Onto my Felt IA and I simply tried to settle into what felt like a good steady effort level. While I know I need to give away as little as possible on the bike, I also realized it was going to be a scorching day and there would be people who left their race on the bike; I just didn’t want to be one of them. I definitely had some frustration watching more than I prefer pass me throughout the first half, but I tried to stay positive realizing the back half would be windy and tough. I rarely looked at my power meter, but when I did, I was seeing numbers that indicated I was riding where I should be. By the time we hit miles 70-90, the winds had picked up substantially, and I just tried to keep on the effort; as well as the hydration, salt pills and gels. It was a welcome sight to see the Mile 100 marker. It had felt like a long and challenging day on the bike, and I still felt a bit unsure as to how my body was going to react today when things really got tough; knowing that while the run is where I usually excel, I was skeptical as to how deep I’d be able to dig. I figured I’d probably lost 15-20 minutes to some women, and I’d need to push pretty hard to gain that back and get back into this race.

Off the bike and onto the run, the legs felt ‘good’; not great, but definitely not bad. I knew I still had the fight in me when I asked Derick soon into the run “How much time?” He replied “About 20 minutes.” Right what I had suspected, so it was time to put my head down and go to work. 26 miles is a long way; a lot can happen.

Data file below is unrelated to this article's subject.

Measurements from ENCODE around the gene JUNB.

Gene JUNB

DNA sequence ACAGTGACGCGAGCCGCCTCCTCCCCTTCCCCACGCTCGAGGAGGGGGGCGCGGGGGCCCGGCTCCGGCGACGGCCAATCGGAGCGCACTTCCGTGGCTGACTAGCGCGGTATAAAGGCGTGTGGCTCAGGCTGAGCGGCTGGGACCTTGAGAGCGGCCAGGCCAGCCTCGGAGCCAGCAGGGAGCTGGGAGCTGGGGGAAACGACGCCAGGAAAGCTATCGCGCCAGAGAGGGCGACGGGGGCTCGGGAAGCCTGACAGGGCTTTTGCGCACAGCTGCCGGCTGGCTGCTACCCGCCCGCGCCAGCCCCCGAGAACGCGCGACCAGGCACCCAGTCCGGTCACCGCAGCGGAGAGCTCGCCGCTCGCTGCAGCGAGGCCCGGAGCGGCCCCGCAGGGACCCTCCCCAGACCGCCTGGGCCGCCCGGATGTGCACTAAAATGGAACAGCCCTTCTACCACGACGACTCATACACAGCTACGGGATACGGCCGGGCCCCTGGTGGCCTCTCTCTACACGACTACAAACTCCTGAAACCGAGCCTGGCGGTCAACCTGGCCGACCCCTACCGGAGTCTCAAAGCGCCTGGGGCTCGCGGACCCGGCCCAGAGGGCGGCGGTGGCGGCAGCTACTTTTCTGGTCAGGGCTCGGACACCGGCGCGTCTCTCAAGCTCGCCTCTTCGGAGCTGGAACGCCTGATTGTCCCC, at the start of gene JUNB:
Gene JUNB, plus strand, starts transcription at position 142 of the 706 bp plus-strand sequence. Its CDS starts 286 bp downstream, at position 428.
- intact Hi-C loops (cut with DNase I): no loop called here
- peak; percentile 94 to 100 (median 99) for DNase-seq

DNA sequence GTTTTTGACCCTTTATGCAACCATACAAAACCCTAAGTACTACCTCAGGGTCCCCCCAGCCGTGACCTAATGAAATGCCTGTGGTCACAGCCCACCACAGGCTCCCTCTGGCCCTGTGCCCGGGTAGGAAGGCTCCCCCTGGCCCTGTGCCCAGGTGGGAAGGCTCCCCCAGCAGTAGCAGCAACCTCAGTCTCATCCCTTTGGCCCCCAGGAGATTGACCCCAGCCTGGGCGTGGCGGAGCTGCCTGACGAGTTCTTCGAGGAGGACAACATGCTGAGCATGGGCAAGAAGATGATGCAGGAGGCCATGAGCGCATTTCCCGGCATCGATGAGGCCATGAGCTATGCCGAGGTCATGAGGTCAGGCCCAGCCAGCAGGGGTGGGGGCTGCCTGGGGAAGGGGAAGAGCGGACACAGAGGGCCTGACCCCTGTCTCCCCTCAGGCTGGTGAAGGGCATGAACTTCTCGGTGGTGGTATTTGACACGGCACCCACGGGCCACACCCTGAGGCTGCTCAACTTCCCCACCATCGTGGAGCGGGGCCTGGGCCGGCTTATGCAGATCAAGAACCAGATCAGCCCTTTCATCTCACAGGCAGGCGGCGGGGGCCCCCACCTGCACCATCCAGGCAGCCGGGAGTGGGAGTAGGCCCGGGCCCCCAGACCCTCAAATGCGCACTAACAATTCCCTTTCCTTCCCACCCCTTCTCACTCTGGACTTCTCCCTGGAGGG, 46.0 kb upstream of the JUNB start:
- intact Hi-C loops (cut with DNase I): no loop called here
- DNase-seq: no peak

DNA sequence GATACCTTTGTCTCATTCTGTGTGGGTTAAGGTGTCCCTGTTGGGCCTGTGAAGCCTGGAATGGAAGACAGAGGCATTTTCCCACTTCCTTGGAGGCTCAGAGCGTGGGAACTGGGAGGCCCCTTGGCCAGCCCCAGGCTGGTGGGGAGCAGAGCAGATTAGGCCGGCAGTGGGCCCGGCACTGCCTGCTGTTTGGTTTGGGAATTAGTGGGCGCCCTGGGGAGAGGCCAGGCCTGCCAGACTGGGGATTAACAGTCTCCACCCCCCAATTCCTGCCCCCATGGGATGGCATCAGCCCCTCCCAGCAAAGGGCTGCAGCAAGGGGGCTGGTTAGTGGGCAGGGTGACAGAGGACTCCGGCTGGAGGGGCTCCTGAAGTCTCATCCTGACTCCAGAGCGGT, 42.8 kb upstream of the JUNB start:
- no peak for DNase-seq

The first few miles were in the range of 6:30s. Given the conditions, I thought that was a bit too fast. I tried to dial back miles 2, 3, 4… they all stayed in that 6:30 range. While I felt strong there, I knew that pacing was crucial on a day like this. I assessed how my body felt, and I was having a tough time breathing; just getting a deep breath was very challenging. When I came through the aid stations and yelled “Water”, I noticed that I barely had a voice! It was then that I realized how hard I was pushing a body that wasn’t quite fully 100%, and I just really needed to be smart. The first loop (~8 miles) felt decent, but the second loop was extremely tough. Numerous times I felt I was close to walking. I knew I was picking people off but I was concerned that at any point, the body may stop cooperating. I told myself to pull the effort back and just ‘sustain’ through at least mile 20. If I got there feeling good, then I could try to push a bit more. I think this plan worked, because by this point, I told myself “Just two 5k’s. You love 5k’s!” I didn’t know what place I was in, but I knew I was nearing the canal and that the crowd energy from that point on would get me to the finish. When I passed mile 23, I was told I had about 3-4 minutes to Rachel. I knew I’d likely not put 1 minute per mile into her, so I tried to simply maintain from here forward. It wasn’t until about mile 25 that I started to pour on whatever I had left. By now I realized I would have to settle for 4th place; but considering that I had been in the back half off the bike, and given the caliber of this field, I’d take it. Needless to say the finish chute was not quite as sweet as last year, but I was so thankful to see it, feeling proud of the fight I managed to find within myself.